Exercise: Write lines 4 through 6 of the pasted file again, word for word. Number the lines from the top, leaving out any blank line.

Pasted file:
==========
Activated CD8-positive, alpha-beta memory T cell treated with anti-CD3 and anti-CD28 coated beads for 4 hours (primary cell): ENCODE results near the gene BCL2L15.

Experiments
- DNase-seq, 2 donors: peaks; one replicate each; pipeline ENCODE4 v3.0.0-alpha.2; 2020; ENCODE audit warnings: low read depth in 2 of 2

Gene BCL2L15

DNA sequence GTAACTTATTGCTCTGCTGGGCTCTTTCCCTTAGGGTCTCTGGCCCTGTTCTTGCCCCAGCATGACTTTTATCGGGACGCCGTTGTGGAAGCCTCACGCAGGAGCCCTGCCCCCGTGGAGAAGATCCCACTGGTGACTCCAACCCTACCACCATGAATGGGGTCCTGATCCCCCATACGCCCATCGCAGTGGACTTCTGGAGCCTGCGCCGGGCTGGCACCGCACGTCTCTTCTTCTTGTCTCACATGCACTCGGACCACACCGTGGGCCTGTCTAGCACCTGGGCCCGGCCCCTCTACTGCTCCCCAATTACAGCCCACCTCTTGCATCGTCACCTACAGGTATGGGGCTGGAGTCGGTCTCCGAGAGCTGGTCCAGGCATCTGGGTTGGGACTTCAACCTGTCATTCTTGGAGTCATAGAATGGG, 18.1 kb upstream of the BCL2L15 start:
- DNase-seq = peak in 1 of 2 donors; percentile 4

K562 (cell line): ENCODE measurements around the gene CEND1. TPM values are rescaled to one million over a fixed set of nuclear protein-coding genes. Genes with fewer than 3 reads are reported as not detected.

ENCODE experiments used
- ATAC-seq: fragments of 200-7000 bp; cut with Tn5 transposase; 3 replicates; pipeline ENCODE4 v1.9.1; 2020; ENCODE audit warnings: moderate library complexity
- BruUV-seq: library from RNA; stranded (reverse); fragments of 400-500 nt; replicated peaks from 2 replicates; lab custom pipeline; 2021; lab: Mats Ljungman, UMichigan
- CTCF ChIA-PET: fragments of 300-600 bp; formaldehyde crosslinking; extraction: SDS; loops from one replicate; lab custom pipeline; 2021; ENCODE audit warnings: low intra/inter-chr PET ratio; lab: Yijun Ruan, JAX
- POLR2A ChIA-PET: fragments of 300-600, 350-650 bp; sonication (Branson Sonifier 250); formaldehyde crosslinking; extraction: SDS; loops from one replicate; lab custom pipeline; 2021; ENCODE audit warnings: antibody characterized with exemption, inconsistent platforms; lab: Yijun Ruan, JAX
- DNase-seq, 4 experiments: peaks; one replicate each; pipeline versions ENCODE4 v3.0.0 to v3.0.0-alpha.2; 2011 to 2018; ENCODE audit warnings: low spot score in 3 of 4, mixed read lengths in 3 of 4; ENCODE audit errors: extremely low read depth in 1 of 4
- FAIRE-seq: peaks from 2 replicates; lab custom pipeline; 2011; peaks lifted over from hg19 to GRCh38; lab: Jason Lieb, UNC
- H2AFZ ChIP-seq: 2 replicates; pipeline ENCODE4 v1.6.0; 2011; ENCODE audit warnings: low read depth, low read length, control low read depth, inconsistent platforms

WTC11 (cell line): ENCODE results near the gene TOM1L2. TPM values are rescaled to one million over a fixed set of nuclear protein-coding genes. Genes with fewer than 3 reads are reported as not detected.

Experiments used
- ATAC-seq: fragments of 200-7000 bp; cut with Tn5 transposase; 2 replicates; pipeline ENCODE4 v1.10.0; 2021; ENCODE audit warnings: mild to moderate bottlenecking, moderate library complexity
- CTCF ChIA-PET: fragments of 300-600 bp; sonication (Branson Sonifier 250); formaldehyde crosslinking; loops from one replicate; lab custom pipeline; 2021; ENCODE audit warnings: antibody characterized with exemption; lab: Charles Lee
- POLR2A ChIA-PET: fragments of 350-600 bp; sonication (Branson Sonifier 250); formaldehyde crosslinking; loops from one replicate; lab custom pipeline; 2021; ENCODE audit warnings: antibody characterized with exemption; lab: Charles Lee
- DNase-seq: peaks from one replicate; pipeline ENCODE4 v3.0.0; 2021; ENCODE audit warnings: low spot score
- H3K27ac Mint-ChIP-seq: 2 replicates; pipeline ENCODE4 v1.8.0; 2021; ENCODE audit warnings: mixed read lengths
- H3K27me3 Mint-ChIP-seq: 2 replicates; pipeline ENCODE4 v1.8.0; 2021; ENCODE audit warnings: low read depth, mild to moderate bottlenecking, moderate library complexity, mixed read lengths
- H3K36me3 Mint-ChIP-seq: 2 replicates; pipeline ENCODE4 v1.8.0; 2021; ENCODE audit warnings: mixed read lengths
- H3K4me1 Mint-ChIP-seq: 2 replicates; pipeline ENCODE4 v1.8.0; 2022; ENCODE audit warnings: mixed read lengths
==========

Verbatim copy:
Gene BCL2L15

DNA sequence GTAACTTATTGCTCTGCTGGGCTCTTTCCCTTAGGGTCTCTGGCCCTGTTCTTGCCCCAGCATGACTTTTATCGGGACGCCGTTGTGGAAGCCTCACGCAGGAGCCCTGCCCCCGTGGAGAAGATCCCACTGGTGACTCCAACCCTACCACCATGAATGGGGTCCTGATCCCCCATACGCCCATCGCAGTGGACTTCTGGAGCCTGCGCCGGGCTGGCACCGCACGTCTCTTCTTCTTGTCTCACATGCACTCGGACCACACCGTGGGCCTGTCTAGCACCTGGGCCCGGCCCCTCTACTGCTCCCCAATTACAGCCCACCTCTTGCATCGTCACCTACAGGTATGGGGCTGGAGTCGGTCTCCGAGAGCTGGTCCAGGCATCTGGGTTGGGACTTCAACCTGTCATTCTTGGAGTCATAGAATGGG, 18.1 kb upstream of the BCL2L15 start:
- DNase-seq = peak in 1 of 2 donors; percentile 4